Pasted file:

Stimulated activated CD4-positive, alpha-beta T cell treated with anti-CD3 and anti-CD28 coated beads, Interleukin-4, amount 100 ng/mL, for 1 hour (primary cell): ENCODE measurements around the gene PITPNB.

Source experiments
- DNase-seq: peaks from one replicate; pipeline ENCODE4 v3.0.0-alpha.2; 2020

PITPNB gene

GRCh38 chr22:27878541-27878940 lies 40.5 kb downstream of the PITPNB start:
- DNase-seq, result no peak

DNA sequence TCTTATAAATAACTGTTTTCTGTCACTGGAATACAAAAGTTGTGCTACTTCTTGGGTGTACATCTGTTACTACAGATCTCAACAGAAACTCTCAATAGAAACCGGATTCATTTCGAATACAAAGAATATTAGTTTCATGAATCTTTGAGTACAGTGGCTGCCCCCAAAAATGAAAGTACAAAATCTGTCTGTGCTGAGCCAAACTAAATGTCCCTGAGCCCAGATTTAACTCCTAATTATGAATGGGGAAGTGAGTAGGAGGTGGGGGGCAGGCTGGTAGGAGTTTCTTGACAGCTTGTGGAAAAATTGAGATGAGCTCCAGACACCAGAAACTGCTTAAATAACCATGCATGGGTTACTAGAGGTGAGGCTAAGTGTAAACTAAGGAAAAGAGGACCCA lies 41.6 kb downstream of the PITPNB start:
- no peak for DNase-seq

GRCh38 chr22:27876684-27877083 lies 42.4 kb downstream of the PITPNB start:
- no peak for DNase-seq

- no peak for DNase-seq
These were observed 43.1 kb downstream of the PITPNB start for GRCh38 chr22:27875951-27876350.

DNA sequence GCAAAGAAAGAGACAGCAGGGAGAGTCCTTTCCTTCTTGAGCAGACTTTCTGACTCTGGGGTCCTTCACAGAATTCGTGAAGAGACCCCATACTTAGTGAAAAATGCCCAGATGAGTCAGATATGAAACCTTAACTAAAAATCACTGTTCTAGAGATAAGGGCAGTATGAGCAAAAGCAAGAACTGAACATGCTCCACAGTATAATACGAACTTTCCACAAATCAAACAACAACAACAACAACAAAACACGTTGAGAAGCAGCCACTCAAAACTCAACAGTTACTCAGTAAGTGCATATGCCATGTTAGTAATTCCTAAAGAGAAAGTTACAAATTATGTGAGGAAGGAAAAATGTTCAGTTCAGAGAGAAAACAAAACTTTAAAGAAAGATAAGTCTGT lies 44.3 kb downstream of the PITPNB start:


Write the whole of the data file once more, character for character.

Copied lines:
Stimulated activated CD4-positive, alpha-beta T cell treated with anti-CD3 and anti-CD28 coated beads, Interleukin-4, amount 100 ng/mL, for 1 hour (primary cell): ENCODE measurements around the gene PITPNB.

Source experiments
- DNase-seq: peaks from one replicate; pipeline ENCODE4 v3.0.0-alpha.2; 2020

PITPNB gene

GRCh38 chr22:27878541-27878940 lies 40.5 kb downstream of the PITPNB start:
- DNase-seq, result no peak

DNA sequence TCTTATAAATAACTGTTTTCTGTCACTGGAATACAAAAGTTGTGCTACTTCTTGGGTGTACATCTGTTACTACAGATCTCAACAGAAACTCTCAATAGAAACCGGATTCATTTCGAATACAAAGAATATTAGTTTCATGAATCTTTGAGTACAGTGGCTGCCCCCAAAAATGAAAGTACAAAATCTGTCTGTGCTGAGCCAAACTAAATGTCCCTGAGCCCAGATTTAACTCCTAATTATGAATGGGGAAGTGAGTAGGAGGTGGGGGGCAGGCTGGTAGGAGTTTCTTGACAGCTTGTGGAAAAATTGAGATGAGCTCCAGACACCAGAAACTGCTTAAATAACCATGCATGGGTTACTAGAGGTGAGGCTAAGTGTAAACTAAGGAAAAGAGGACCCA lies 41.6 kb downstream of the PITPNB start:
- no peak for DNase-seq

GRCh38 chr22:27876684-27877083 lies 42.4 kb downstream of the PITPNB start:
- no peak for DNase-seq

- no peak for DNase-seq
These were observed 43.1 kb downstream of the PITPNB start for GRCh38 chr22:27875951-27876350.

DNA sequence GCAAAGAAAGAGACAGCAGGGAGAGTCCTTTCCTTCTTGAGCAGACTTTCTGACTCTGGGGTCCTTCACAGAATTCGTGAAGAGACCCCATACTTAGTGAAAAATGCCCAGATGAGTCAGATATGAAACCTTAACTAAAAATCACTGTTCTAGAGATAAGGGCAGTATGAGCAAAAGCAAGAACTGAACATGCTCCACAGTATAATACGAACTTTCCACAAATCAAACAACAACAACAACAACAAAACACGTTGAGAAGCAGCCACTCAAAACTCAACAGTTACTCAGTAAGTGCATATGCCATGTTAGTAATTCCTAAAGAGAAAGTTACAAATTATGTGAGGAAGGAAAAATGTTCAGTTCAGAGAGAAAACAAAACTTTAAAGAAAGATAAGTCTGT lies 44.3 kb downstream of the PITPNB start: